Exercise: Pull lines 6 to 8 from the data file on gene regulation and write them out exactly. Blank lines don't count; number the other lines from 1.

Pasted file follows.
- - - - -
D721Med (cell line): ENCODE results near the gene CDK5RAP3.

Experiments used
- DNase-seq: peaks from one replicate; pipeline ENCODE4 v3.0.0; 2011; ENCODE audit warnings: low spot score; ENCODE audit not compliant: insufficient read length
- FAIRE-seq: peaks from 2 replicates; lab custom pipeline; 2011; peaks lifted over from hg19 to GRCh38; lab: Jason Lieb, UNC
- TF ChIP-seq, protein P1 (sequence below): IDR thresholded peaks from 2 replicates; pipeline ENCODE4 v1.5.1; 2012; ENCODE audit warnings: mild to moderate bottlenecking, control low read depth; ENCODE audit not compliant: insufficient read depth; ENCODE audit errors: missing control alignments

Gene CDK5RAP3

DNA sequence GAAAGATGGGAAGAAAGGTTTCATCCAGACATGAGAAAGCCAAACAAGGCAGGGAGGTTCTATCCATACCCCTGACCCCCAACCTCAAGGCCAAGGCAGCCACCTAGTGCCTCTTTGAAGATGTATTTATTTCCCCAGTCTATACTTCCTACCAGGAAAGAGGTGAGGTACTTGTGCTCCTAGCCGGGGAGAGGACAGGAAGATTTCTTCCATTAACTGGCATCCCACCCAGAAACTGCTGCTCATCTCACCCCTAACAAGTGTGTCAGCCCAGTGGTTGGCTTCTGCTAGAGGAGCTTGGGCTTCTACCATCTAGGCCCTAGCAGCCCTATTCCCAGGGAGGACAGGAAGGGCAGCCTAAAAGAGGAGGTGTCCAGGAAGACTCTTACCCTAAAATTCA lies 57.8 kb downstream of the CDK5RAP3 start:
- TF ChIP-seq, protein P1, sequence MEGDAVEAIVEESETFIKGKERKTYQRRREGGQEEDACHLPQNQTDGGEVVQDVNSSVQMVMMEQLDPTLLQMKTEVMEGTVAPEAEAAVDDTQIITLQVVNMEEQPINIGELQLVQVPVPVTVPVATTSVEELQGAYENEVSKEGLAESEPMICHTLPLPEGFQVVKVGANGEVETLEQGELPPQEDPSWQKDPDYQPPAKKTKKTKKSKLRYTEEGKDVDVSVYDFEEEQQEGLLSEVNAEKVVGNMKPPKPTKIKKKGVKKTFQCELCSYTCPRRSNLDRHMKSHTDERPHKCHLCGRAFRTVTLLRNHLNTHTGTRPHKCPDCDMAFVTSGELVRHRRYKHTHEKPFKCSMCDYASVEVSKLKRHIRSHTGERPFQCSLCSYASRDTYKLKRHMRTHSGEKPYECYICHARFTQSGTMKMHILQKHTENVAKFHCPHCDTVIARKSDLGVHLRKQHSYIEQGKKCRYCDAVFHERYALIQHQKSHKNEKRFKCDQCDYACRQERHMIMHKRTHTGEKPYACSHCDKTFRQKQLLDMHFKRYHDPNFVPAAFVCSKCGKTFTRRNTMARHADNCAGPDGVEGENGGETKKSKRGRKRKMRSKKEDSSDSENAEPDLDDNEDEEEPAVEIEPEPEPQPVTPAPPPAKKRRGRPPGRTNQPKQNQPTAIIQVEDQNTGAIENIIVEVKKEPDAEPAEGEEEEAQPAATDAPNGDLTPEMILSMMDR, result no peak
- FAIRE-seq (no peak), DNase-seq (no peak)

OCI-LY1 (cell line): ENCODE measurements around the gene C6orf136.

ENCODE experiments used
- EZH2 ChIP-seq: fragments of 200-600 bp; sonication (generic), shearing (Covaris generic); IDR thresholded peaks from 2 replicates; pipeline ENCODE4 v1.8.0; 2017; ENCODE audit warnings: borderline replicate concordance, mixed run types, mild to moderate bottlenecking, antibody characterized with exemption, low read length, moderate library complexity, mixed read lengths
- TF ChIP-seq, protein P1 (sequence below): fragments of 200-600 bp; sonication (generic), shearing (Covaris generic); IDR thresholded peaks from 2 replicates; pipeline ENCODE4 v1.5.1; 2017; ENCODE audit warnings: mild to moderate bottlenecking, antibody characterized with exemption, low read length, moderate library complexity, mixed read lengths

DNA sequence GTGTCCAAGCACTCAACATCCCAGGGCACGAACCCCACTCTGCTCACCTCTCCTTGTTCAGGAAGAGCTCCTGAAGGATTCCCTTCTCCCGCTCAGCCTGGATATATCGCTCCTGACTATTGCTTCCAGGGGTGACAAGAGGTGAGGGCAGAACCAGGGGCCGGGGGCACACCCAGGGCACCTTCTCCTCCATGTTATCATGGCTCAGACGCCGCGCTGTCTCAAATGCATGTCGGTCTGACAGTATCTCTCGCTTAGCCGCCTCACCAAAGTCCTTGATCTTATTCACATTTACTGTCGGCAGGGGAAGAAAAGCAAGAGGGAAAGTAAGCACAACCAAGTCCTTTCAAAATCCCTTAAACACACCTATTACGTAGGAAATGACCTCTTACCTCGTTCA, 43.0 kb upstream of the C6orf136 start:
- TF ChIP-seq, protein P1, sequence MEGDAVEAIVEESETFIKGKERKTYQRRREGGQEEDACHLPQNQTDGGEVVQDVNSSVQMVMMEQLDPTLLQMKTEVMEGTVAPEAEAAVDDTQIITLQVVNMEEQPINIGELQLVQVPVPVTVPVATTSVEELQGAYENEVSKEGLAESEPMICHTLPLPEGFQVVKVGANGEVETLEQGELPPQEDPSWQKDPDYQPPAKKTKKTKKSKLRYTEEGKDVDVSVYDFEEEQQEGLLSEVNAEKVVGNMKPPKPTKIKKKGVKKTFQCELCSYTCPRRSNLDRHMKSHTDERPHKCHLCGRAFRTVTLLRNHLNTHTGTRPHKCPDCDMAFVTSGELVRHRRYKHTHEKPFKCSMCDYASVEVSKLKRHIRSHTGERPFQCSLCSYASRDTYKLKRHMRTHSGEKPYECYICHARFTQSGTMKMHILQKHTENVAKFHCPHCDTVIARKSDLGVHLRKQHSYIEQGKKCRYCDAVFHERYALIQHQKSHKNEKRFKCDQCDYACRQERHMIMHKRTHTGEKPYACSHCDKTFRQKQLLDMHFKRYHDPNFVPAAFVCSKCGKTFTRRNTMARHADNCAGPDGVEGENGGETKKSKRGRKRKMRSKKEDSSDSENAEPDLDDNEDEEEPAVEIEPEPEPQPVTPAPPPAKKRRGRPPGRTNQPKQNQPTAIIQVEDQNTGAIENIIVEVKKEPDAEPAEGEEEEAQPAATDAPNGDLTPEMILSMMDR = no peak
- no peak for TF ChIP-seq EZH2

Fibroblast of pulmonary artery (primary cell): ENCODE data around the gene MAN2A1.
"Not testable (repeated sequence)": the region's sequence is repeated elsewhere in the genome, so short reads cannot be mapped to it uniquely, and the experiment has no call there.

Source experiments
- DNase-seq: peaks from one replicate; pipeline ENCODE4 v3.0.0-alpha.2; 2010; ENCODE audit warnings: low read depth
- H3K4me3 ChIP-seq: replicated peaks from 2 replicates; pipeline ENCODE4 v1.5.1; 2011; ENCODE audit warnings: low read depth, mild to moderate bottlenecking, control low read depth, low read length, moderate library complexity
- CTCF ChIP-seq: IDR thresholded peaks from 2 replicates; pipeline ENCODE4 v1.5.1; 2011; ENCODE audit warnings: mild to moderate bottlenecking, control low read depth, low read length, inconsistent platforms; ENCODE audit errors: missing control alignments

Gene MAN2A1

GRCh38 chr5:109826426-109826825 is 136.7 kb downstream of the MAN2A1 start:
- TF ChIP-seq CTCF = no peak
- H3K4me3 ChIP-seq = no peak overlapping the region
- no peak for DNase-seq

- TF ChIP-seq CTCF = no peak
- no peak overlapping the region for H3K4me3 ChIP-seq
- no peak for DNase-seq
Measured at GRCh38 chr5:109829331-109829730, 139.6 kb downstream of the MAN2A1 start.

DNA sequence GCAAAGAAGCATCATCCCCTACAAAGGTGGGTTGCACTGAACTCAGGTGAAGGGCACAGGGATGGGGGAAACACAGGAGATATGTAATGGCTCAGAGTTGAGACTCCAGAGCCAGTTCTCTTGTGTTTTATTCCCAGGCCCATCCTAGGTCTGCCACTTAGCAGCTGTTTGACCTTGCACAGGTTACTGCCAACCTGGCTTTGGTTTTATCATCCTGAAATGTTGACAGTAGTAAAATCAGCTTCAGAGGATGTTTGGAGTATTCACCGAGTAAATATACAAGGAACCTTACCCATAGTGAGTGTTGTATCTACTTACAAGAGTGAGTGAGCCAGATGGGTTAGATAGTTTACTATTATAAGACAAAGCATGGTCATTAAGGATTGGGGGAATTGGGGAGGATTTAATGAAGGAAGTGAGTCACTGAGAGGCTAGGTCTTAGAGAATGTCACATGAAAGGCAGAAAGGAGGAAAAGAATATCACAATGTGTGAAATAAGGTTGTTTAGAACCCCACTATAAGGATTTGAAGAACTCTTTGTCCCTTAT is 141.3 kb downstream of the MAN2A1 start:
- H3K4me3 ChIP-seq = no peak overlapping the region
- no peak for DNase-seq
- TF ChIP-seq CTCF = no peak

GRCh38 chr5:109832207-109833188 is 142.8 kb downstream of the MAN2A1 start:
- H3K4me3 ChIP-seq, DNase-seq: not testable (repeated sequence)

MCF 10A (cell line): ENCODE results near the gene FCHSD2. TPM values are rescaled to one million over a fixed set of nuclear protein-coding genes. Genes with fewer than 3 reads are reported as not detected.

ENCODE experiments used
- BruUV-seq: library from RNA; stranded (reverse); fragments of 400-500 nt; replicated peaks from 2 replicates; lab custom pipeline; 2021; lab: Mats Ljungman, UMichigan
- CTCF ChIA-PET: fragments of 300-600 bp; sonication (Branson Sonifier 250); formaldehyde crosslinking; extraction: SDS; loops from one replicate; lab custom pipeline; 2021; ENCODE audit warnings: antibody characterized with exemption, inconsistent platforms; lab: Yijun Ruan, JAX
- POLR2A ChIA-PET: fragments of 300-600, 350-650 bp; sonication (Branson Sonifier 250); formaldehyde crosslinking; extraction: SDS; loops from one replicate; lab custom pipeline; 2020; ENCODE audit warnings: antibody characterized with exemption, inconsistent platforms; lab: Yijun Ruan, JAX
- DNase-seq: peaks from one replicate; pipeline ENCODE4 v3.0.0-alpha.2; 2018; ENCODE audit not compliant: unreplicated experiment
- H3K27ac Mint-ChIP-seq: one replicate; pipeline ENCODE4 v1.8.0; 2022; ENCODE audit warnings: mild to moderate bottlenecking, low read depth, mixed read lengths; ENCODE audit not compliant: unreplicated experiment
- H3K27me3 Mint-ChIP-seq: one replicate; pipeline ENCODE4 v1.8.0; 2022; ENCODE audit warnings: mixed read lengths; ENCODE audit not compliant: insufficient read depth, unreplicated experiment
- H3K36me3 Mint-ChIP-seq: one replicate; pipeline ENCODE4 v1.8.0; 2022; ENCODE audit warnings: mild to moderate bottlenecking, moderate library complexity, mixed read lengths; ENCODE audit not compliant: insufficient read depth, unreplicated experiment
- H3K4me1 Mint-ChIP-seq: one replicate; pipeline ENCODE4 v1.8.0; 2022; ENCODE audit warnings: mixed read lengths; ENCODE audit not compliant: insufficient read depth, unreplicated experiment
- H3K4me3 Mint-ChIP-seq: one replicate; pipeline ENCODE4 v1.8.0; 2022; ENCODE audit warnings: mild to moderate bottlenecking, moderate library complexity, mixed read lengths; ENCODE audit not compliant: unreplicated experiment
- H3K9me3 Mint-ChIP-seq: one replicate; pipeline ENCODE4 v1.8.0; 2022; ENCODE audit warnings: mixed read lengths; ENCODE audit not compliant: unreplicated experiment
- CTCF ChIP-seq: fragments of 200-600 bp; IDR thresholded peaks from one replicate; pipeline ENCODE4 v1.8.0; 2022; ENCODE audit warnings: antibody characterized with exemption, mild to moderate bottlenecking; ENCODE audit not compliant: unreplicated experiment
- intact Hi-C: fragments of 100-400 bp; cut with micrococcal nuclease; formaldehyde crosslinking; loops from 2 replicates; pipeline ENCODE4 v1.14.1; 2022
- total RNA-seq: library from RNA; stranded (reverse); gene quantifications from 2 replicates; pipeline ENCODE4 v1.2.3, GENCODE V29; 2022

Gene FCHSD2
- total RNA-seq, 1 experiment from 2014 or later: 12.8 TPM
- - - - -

Gene CDK5RAP3

DNA sequence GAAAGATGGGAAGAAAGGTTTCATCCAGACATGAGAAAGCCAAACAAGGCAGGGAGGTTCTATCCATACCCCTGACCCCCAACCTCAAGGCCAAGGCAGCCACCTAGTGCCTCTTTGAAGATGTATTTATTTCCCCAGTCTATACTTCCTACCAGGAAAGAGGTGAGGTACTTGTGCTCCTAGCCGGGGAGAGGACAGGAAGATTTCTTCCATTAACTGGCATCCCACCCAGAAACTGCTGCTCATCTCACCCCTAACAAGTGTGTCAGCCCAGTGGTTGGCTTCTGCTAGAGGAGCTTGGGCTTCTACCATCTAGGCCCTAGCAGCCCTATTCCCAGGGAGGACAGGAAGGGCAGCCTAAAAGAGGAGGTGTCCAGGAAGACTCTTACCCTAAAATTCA lies 57.8 kb downstream of the CDK5RAP3 start:
- TF ChIP-seq, protein P1, sequence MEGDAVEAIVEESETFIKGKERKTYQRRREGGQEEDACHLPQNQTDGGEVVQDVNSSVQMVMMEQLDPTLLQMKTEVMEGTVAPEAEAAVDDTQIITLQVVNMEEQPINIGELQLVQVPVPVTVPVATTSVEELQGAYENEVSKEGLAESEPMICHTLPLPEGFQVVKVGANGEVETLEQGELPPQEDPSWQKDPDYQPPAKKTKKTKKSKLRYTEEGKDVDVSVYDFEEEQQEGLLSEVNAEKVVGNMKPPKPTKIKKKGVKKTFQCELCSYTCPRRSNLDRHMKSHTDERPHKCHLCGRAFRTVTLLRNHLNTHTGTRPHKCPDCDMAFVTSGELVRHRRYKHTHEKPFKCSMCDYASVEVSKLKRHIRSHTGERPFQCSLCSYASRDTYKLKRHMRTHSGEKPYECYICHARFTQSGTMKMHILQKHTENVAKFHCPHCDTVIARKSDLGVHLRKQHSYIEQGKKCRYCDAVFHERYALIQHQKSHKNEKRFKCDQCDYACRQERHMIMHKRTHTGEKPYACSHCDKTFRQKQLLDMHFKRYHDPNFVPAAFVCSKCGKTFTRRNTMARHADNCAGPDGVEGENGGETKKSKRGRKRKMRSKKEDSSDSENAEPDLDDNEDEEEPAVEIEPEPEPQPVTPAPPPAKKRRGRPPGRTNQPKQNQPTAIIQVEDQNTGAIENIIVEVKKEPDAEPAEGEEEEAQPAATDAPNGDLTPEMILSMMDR, result no peak